Simple water purification
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CTA. 1999. Simple water purification. Spore 83. CTA, Wageningen, The Netherlands.
Permanent link to this item: http://hdl.handle.net/10568/48559
Internet URL: http://spore.cta.int/images/stories/pdf/old/spore83.pdf
Where water is scarce, irrigation is a luxury. One way to extend precious resources is to use waste water but, for hygiene reasons, only after purification. Classical purification plants are expensive and require skilled personnel. A new technique,...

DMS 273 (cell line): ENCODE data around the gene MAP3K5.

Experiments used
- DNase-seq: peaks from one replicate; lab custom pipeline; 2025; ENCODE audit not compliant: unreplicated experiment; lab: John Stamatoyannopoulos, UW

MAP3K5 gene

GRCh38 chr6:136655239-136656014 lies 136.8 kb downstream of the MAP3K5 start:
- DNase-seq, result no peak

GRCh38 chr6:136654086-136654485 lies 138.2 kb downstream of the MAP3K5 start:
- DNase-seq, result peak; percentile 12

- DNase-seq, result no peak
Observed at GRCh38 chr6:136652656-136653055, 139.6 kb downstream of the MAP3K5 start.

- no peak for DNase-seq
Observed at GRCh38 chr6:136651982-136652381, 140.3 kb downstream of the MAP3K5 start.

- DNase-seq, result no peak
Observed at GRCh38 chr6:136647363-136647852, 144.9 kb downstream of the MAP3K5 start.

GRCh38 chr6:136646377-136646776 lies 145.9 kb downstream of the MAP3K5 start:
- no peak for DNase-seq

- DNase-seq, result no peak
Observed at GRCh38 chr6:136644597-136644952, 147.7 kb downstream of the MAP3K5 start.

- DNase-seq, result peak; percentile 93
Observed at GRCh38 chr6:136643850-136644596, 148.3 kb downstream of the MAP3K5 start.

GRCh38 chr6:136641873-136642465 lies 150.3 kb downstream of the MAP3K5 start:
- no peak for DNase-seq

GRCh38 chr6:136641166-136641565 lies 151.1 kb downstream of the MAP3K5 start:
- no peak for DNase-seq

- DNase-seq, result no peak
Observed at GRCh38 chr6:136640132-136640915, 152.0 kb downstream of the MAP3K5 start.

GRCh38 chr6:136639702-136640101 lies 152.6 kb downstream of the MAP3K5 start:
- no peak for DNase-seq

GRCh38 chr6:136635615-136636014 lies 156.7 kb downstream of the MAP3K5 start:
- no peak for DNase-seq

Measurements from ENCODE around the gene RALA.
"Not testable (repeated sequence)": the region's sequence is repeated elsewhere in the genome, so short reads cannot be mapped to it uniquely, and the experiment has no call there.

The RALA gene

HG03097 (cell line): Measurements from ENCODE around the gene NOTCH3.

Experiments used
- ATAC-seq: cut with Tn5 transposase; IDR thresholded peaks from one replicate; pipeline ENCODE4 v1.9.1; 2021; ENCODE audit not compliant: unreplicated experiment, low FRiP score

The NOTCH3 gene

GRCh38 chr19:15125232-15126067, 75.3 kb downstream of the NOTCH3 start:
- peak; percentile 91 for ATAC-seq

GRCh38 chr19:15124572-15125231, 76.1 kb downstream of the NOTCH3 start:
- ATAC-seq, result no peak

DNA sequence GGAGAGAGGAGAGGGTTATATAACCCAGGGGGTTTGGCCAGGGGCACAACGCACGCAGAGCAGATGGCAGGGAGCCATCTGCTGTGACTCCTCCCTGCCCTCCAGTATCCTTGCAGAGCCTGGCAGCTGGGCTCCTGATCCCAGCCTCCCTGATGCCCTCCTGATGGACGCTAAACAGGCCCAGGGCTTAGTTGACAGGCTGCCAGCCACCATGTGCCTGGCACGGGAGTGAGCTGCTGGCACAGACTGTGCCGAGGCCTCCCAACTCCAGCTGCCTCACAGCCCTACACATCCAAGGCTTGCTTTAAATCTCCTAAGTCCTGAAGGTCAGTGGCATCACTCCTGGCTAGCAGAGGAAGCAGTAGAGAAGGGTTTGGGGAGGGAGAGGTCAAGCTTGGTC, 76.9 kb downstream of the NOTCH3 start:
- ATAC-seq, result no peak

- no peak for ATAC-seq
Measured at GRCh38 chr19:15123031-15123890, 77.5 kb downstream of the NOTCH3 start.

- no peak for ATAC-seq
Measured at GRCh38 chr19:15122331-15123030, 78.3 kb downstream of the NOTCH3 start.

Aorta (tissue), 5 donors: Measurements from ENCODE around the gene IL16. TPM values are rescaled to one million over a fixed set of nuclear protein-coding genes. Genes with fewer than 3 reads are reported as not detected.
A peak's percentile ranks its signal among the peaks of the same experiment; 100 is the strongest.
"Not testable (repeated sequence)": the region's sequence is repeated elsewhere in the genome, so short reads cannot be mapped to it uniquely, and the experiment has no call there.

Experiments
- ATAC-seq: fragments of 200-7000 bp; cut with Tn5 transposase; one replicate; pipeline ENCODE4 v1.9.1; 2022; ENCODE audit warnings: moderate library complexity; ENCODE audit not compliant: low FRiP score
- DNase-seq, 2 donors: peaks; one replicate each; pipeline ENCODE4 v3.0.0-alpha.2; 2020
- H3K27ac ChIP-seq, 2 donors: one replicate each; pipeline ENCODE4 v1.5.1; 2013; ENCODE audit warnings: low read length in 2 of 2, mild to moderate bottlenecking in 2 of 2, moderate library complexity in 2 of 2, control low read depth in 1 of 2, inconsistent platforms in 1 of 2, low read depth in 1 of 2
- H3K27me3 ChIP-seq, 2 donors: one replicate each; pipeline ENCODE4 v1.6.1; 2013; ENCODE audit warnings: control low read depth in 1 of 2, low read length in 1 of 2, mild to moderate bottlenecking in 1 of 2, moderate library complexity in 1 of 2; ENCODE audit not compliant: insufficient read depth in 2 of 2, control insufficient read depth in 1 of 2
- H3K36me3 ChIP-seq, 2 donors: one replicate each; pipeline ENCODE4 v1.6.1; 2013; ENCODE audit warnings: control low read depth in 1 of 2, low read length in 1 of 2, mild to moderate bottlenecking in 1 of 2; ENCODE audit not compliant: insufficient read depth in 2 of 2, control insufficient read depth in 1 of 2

Where water is scarce, irrigation is a luxury. One way to extend precious resources is to use waste water but, for hygiene reasons, only after purification. Classical purification plants are expensive and require skilled personnel. A new technique, known to its protractors as epuvalisation, simply and economically combines water purification and hydroponics (growing plants with no soil). Polluting effluents can be used to help certain plants grow, as long as they have a well developed and non-pivoting root system, as well as purifying properties. Researchers at the Horticulture Development Centre of the Agricultural Research Institute of Senegal (ISRA Dakar), working with researchers from the Gembloux Agricultural faculty in Belgium, have run tests on celery, watercress and canna (Canna indica). Results have been encouraging: the waste water has been cleaned naturally, and the vegetables grown hydroponically have been sold on the local market. Tests in other countries on value-added crops such as melon and carnations have also been encouraging. Epuvalisation can also be used for treating slurry and effluents from household wastes. Philippe Dumont and Dimitri Xanthoulis Unité hydraulique agricole Faculté universitaire des sciences agronomiques 2, Passage des Déportés5030 Gembloux, Belgium Tel.: 32 81 62 21 87 Fax: 32 81 62 21 81 Web: www.fsagx.ac.be http://www.agricta.org/Spore/spore83